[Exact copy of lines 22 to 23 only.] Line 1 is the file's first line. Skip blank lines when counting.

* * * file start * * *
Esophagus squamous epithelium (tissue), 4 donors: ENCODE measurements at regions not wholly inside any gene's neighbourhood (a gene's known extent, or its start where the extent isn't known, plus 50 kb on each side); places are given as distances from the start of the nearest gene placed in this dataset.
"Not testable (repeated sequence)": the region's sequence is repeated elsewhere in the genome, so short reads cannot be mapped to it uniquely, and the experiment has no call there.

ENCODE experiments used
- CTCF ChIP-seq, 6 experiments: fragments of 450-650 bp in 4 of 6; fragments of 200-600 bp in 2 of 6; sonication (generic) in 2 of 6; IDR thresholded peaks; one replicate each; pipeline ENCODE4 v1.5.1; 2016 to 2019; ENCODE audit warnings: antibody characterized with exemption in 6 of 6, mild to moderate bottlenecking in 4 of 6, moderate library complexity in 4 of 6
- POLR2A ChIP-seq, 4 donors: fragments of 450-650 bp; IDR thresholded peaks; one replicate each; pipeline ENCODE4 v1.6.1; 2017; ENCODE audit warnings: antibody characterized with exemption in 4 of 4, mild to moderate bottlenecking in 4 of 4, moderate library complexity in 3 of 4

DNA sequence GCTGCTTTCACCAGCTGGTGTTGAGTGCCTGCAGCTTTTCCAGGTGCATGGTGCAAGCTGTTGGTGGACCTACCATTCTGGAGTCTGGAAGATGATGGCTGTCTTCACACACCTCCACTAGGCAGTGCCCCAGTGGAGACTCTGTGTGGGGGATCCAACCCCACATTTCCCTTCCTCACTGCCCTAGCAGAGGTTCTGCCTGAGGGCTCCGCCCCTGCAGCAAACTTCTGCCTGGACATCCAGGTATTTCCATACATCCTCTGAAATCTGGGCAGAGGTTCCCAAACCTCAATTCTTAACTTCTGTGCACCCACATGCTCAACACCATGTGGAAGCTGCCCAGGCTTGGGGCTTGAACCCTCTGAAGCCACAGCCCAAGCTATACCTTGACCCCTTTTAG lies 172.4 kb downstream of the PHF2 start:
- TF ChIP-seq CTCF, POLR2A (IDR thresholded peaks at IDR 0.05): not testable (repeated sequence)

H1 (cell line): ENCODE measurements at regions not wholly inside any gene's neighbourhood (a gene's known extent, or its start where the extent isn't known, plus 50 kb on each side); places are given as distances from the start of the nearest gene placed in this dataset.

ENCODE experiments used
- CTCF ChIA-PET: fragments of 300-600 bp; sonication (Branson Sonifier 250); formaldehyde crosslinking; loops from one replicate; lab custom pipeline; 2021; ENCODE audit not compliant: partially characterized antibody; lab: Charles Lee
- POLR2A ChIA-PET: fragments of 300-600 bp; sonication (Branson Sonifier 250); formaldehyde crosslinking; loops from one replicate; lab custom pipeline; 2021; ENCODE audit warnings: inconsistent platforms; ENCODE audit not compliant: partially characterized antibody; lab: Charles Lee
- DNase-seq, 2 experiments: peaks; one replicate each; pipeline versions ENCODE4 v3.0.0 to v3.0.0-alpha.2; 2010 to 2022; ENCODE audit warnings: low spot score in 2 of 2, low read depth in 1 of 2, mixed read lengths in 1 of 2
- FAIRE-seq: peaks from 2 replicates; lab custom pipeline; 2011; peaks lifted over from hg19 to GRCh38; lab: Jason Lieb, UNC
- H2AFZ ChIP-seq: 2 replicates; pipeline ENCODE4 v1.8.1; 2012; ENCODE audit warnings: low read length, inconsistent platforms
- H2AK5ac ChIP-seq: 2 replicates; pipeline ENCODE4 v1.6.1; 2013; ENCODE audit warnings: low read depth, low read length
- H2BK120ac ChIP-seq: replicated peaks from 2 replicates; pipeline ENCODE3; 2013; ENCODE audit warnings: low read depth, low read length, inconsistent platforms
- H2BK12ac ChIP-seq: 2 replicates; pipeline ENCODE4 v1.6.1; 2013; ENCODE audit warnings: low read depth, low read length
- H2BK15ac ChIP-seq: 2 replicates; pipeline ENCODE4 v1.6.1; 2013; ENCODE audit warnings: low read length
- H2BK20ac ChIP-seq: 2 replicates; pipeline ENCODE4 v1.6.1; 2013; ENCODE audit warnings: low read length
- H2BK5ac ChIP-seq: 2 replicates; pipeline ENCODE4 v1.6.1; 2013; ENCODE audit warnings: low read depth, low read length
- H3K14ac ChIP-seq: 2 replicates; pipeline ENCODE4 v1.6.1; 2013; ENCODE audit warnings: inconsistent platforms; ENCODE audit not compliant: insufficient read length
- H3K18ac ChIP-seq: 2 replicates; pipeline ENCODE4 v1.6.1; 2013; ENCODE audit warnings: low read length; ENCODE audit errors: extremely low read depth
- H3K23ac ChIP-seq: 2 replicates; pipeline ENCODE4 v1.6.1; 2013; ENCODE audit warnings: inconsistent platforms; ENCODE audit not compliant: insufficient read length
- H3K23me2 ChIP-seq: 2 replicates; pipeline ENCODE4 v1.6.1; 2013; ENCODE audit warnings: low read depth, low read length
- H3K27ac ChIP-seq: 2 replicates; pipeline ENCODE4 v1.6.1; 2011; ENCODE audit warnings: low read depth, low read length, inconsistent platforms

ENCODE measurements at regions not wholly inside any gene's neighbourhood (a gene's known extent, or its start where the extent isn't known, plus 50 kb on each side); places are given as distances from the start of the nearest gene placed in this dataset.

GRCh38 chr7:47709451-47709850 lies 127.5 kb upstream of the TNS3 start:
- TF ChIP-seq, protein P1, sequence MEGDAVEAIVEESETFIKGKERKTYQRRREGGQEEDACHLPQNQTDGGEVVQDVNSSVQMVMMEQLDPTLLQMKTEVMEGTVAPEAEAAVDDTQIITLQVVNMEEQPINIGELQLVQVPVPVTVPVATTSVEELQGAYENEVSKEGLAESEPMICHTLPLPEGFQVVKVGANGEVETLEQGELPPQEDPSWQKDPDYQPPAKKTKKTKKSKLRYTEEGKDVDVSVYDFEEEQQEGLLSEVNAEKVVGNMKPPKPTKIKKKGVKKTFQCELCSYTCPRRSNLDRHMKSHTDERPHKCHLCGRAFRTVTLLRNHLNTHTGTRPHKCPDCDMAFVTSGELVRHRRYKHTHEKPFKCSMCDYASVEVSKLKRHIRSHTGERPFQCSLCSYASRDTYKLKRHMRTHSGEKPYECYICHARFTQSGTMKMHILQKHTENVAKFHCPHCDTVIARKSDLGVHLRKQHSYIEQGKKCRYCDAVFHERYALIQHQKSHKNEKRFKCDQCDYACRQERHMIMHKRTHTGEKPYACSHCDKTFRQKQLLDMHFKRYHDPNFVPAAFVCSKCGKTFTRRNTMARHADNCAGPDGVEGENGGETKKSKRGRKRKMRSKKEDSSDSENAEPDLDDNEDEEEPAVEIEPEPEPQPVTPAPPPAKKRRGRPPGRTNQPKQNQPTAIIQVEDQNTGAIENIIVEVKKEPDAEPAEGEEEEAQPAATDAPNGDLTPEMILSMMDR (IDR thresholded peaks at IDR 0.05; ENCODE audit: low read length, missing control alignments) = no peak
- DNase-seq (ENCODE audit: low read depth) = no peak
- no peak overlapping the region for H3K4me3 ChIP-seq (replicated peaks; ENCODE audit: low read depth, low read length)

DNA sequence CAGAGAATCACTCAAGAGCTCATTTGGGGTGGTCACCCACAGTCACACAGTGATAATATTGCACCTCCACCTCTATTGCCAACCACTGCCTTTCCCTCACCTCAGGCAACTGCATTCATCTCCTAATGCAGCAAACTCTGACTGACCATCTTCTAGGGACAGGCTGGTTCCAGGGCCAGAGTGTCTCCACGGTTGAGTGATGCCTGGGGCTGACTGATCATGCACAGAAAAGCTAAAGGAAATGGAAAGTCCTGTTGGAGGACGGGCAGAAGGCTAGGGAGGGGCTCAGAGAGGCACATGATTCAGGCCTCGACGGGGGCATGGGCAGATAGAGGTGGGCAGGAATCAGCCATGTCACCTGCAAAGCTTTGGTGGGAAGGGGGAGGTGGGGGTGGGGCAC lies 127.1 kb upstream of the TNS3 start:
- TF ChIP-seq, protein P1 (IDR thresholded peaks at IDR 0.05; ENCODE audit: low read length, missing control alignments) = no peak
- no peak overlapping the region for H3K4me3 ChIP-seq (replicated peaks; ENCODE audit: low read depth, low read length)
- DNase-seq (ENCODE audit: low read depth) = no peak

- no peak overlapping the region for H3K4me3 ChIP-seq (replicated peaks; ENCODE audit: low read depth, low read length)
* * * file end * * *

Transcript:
- H3K18ac ChIP-seq: 2 replicates; pipeline ENCODE4 v1.6.1; 2013; ENCODE audit warnings: low read length; ENCODE audit errors: extremely low read depth
- H3K23ac ChIP-seq: 2 replicates; pipeline ENCODE4 v1.6.1; 2013; ENCODE audit warnings: inconsistent platforms; ENCODE audit not compliant: insufficient read length